We adapt this experimental strategy to knowledge representation 2. Agents use their, shared or private, knowledge to play games and, in case of failure, they use adaptation operators to modify this knowledge. We monitor the evolution of agent knowledge with respect to their ability to perform the game (success rate) and with respect to the properties satisfied by the resulting knowledge itself. Such properties may, for instance, be:
- Agents converge to a common knowledge representation (a convergence property).
- Agents converge towards different but compatible (logically consistent) knowledge (a logical epistemic property), or towards closer knowledge (a metric epistemic property).
- That under the threat of a changing environment, agents that have operators that preserve diverse knowledge recover faster from the changes than those that have operators that converge towards a single representation (a differential property under environment change).
Our goal is to determine which operators are suitable for achieving desired properties in the context of a particular game.
4 Application domains
Our work on data interlinking aims at application to linked data offered in RDF on the web. It has found applications in thesaurus and bibliographical data interlinking (see previous years' report).
mOeX's work on cultural knowledge evolution is not directly applied and rather aims at extracting general principles of knowledge evolution. However, we foresee its potential impact in the long term in fields such as smart cities, the internet of things or social robotics in which the knowledge acquired by autonomous agents will have to be adapted to changing situations.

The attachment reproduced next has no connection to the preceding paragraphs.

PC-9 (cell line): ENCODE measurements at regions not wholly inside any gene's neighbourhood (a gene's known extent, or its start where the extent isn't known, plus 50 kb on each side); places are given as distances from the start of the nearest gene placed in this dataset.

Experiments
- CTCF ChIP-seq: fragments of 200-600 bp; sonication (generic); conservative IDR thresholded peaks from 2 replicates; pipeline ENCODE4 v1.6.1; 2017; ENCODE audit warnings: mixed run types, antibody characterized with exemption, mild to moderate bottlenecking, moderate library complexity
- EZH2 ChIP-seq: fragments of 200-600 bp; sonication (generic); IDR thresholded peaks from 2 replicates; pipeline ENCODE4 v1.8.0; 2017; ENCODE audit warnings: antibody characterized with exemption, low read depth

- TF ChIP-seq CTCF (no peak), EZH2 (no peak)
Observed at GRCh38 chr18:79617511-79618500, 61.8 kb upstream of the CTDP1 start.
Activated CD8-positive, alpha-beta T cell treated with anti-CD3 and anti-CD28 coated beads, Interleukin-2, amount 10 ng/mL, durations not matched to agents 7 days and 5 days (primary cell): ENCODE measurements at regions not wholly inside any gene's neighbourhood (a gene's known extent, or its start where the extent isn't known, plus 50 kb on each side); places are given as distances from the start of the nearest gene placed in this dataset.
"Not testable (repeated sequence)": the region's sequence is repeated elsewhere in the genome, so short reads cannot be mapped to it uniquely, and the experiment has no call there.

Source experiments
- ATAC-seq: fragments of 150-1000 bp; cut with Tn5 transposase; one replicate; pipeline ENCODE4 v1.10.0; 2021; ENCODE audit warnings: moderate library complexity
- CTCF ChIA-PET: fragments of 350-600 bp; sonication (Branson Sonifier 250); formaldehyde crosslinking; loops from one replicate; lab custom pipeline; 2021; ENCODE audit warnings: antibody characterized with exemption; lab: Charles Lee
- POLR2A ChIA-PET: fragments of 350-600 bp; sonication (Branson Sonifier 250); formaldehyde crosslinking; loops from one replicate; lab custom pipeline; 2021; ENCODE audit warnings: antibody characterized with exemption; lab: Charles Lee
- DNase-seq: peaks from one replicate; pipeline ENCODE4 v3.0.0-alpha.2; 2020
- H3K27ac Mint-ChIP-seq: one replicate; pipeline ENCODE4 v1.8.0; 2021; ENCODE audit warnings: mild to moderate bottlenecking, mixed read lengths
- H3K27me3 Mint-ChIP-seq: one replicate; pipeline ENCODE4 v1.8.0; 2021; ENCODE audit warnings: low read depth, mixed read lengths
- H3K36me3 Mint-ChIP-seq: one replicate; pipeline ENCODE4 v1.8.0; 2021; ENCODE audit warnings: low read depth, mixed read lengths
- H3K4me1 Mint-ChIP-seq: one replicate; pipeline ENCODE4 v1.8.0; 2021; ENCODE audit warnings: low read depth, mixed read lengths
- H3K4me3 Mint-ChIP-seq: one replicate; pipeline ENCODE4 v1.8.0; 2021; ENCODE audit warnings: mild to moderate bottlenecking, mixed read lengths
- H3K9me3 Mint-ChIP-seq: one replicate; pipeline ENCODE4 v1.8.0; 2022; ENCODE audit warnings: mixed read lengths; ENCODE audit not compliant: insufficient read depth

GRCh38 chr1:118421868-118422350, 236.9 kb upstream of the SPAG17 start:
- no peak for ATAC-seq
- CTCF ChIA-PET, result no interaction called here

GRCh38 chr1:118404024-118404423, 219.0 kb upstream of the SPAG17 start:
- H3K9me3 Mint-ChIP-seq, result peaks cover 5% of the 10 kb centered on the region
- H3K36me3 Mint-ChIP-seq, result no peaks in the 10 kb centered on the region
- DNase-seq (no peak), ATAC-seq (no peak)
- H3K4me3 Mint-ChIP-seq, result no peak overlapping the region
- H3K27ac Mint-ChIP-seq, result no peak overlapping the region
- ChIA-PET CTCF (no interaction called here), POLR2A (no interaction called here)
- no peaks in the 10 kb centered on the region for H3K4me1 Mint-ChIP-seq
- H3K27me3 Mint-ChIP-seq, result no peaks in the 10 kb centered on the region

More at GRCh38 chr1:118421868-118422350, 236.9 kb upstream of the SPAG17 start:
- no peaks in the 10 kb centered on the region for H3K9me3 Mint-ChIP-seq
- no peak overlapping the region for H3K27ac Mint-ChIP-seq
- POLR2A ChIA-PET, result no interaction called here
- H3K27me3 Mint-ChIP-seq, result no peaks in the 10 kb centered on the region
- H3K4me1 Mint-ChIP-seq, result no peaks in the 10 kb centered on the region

5 Highlights of the year
Line van den Berg defended her PhD thesis “Cultural knowledge evolution in dynamic epistemic logic”. Her work starts bridging cultural knowledge evolution and dynamic epistemic logic. On the one hand, it shows that there is actually a gap between logics modelling agent knowledge and actual implemented agent systems. On the other hand, it shows that there is a path for more generally considering cultural evolution from an epistemic logic standpoint. Nonetheless, this work also opened interesting perspectives in the study of signature awareness which applies to epistemic logics independently from cultural evolution.
6 New software and platforms
6.1 New software
Reproducibility, Multi-agent, Simulation
Lazy lavender aims at supporting mOeX's research on simulating knowledge evolution. It is not a general purpose simulator. However, it features some methodological innovations in term of facilitating publication, recording, and replaying of experiments.